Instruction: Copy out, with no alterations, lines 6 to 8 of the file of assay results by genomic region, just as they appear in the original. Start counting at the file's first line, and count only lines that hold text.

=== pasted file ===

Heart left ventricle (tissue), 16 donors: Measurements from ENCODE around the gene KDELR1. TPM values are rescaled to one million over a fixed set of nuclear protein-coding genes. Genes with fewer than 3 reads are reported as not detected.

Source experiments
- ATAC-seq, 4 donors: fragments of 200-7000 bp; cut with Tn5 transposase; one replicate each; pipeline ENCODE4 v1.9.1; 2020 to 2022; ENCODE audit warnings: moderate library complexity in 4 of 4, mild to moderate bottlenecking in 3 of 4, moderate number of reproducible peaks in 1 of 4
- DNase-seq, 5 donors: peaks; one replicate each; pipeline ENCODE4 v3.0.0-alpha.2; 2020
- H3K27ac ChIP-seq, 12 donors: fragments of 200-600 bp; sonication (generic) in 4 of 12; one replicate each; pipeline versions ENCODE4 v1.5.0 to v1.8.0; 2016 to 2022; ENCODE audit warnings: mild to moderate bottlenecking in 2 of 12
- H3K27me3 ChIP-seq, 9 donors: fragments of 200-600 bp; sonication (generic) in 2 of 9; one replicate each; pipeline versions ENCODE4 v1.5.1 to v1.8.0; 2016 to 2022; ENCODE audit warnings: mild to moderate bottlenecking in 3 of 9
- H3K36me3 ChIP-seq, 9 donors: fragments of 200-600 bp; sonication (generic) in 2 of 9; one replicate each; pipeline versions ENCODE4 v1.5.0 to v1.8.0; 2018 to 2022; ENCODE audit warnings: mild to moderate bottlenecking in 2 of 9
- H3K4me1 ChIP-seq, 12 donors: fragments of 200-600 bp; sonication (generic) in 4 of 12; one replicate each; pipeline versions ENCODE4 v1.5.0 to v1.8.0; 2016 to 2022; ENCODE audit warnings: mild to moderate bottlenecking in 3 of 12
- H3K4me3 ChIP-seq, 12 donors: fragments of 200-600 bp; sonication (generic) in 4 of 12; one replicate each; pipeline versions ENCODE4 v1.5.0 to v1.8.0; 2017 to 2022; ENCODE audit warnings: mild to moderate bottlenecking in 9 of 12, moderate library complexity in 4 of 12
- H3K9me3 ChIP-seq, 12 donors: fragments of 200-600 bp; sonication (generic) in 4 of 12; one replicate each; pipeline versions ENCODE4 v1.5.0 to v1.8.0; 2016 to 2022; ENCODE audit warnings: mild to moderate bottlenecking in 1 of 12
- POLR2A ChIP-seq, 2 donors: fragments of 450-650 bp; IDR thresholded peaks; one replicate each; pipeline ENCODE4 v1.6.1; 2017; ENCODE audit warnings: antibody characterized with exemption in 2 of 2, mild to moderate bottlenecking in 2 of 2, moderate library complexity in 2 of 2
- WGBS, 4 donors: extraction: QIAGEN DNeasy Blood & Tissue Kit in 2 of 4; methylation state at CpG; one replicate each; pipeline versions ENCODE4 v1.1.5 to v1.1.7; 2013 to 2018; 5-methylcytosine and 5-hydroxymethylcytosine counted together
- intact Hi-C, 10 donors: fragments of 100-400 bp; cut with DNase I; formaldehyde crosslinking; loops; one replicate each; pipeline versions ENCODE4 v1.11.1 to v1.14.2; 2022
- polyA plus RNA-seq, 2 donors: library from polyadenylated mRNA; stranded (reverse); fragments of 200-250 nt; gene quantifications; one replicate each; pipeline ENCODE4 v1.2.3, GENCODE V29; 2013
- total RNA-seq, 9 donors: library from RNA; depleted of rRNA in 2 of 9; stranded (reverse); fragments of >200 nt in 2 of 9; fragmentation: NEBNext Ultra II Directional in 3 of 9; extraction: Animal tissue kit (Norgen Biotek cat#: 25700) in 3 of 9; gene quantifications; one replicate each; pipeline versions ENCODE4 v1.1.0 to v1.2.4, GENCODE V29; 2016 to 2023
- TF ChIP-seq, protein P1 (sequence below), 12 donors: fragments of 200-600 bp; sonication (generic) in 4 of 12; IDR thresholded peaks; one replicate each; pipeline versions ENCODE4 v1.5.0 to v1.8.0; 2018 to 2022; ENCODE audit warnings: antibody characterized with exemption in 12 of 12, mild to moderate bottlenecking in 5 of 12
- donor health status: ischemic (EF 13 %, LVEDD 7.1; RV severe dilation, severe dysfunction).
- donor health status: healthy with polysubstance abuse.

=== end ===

- H3K27me3 ChIP-seq, 9 donors: fragments of 200-600 bp; sonication (generic) in 2 of 9; one replicate each; pipeline versions ENCODE4 v1.5.1 to v1.8.0; 2016 to 2022; ENCODE audit warnings: mild to moderate bottlenecking in 3 of 9
- H3K36me3 ChIP-seq, 9 donors: fragments of 200-600 bp; sonication (generic) in 2 of 9; one replicate each; pipeline versions ENCODE4 v1.5.0 to v1.8.0; 2018 to 2022; ENCODE audit warnings: mild to moderate bottlenecking in 2 of 9
- H3K4me1 ChIP-seq, 12 donors: fragments of 200-600 bp; sonication (generic) in 4 of 12; one replicate each; pipeline versions ENCODE4 v1.5.0 to v1.8.0; 2016 to 2022; ENCODE audit warnings: mild to moderate bottlenecking in 3 of 12